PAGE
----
Reporter Review.  Hybrids have been around for so long now, that there's simply no excuse for a paid professional screwing up terminology anymore.  It's really sad when a reporter has absolutely no idea what they are writing about.  This caption was under the big photo in the online article I read this morning: "The 2008 Saturn Vue GreenLine is a 'single-mode' hybrid, meaning it can't move under electrical power alone."  No where have I ever seen that definition attempted.  It is just plain wrong... and he should have known that, since he stated the next step up in design is Prius.  But then the term "dual-mode" was used to identify the next Vue hybrid model.  He should have detected his error by not knowing what to call Prius.  But then again, why was "dual" used?  That is just plain wrong too.  Needless to say, I am frightened by the kind of misrepresentation message this sends to readers.  They are being fed incorrect information.  I bet it doesn't make the GM enthusiasts the slighted bit happy either.


Oil Prices.  Closing for the week was $116.23 per barrel.  Is that what we will see all Summer long?  OPEC plans to maintain the current rate.  The economic troubles outside of the oil industry won't be resolved anytime soon.  Worldwide demand will continue to grow.  Not getting any worse seems to be the best we can hope for.  That's not too encouraging.  I think it's a sure bet that interest in Prius will remain high.  With so many people in the past that shunned the thought of ever owning a small vehicle, taking a look at hybrid options would now be more of a priority than ever.  The time has finally come.  That silly resistance to the technology is fading further and further away... with each fill of the gas tank.


April Sales.  They were so good, nothing I could say to a GM enthusiast would be interpreted as constructive.  That's why those patiently waiting for the new Ford hybrid are smart enough to stay quiet.  Market factors are complex.  Bragging about something before it actually happens, as those rooting for GM do all the time, isn't a good choice.  Strange thing is, they don't understand why Prius owners aren't the same way.  Why?  Anywho, there were 21,757 Prius sold in April.  Camry-Hybrid did really well too, with sales coming to 6,678.  It was a very good month.


Stimulus Money.  How much of this money we get from the federal government will actually be used as intended?  When the idea was first approved, there were worries about it being used just to pay off some debt.  But now with gas prices skyrocketing, it is likely to just make up the difference.  Neither will have the effect of stimulating the market.  You actually have to buy something with it instead.  But with times getting tough, that doesn't seem realistic for many.  Next month should be interesting.  I wonder what they'll claim happened.  Hmm?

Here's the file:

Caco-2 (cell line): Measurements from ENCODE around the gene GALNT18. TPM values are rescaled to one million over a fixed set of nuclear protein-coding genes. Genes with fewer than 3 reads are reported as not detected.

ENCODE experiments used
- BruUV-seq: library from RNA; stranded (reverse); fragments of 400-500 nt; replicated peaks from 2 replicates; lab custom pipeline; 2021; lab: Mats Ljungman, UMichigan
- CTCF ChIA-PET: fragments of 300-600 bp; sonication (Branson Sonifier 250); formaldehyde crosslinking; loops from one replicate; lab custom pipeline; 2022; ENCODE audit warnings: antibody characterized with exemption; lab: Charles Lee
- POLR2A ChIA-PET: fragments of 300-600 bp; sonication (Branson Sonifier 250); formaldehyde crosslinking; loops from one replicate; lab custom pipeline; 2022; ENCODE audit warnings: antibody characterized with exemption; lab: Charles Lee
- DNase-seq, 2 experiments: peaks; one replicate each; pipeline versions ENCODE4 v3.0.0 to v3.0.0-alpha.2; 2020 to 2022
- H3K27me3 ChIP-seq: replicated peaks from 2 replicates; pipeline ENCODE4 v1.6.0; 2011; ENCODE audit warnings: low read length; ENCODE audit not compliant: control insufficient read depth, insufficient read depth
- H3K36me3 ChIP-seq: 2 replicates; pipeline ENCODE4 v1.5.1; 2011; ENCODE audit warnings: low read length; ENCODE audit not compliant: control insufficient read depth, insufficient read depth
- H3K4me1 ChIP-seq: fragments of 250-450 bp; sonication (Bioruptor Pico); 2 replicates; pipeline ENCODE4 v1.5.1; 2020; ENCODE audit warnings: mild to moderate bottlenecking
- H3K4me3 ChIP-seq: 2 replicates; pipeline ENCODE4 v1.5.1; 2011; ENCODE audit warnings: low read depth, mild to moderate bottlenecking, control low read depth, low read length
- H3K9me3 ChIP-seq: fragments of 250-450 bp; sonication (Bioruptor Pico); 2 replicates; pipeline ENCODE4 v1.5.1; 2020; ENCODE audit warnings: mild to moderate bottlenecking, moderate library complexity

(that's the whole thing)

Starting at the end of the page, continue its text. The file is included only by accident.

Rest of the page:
Recovery Plan.  GM's expected American interest in expensive trucks to continue.  They hadn't anticipated a sudden spike in oil prices that caused a defection away from them.  But that's exactly what's happening.  Those glory days are over.  The automaker is once again losing money.  Now what?  Two-Mode wasn't designed to compete directly with 4-cylinder "full" hybrid sedans, like Camry.  The next generation of BAS wasn't really either, and it's still years away.  The only technology worthwhile is a scaled-back version of Volt.  Offering a "series" hybrid lacking a plug with only a modest-sized battery-pack would be competitive for both price & efficiency.  Do you think they'd ever give up that glory and go with a realistic configuration?


Superiority Complex.  Reality is crashing down on the Volt enthusiasts much faster than I had expected... overnight, in fact.  The company that's been leading the headlines for development of the Volt battery-pack has also been developing an upgrade kit for Prius too.  The enthusiasts weren't taking that serious though.  They just brushed it aside, assuming that would never actually materialize.  Why?  If you develop a good battery chemistry & interface, you offer it to whomever would like to purchase it.  That's the very nature of how suppliers do business.  Volt enthusiasts don't like that idea at all.  A third-party upgrading Prius isn't something they had considered.  Suddenly, they are coming to the realization that competition is actually all the vehicles that don't use electricity for propulsion, not those that use it to a different amount.